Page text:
When alive, their symmetry is not obvious, however when dried, their hardened shells can bleach out naturally and become a dull color of olive, brown, purple, red, white or light gray, and their endoskeletons display eccentric rings and circle patterns. They become transformed into objects of beauty.

My latest of the Hawaiian Quilt Series is simply called "Sea Urchin." Rather than just one, each fleurette is actually four sea urchins with the center representing the underside of the urchin where the mouth is located. There are many different kinds of urchins, and very much like my Hawaiian Ginger pattern, I'm pretty sure this won't be the only sea urchin design I will be creating.

Tuesday, October 11, 2011

Swedish is Sweetest!

My Grandpa Carlson was Swedish, but by looking at me, you would never guess. My mom would say that he was a "Dark Swede" with his dark hair, but still, I resemble my dad's side of the family more than my mom's. Grandpa was the king of creativity in my book. Not did I follow his footsteps and go to Art School, but I love the smell of fresh sawdust because of him. I am happy to finally introduce some products to Space Moderne that incorporate wood, and so far, my little wooden egg cups have been well received.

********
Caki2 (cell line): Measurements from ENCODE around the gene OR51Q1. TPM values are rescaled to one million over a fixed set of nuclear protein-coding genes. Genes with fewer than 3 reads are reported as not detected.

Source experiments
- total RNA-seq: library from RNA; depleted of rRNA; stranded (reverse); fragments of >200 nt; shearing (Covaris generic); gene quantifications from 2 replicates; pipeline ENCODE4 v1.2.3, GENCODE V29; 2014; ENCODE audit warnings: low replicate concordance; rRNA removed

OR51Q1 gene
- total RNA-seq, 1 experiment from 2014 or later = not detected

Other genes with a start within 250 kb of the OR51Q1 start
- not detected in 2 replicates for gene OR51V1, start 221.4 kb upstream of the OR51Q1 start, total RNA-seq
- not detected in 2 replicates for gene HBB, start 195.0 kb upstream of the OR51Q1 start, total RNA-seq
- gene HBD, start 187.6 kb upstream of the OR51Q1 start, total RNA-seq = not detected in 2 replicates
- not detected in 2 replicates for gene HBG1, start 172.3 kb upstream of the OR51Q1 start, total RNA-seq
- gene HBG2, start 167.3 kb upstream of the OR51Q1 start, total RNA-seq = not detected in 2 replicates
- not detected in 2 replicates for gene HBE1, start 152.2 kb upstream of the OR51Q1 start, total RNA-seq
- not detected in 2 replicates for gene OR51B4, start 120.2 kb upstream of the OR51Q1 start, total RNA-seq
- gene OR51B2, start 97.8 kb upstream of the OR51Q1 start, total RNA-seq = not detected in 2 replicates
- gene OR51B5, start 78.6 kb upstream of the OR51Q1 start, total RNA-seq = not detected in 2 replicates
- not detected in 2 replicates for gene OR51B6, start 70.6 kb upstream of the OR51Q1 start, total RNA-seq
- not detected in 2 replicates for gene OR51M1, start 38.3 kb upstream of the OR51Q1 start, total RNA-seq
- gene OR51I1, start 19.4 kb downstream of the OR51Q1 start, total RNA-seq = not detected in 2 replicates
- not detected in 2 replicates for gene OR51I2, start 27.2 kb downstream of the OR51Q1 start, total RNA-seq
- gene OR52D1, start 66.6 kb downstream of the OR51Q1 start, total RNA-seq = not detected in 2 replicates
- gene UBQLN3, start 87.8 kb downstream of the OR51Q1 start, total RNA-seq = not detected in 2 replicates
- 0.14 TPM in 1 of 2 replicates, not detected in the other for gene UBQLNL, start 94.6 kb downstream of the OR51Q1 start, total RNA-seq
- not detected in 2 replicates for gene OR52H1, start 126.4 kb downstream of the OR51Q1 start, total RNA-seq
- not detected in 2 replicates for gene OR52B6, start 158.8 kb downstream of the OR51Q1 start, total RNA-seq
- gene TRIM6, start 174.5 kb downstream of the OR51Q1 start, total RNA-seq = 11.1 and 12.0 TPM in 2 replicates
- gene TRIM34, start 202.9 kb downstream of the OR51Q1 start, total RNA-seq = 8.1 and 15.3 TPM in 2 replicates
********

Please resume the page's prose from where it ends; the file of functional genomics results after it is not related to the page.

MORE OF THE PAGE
If you are at all familiar with Swedish culture, you may have noticed the tiny red Dala Horse appliqued onto the hat of the egg cup in the forefront. Traditionally, they are carved from wood and painted different colors which represent the town or region of which they originate, but today the Dala Horse is recognized as an unofficial symbol of Sweden throughout Swedish-America.

The first time I had actually learned about the Dala Horse was just two weeks ago when my Uncle pointed out the little red horse hanging on my mom's wall and explained to my husband what it was. I have seen the Dala Horse for years, but never knew its symbolism!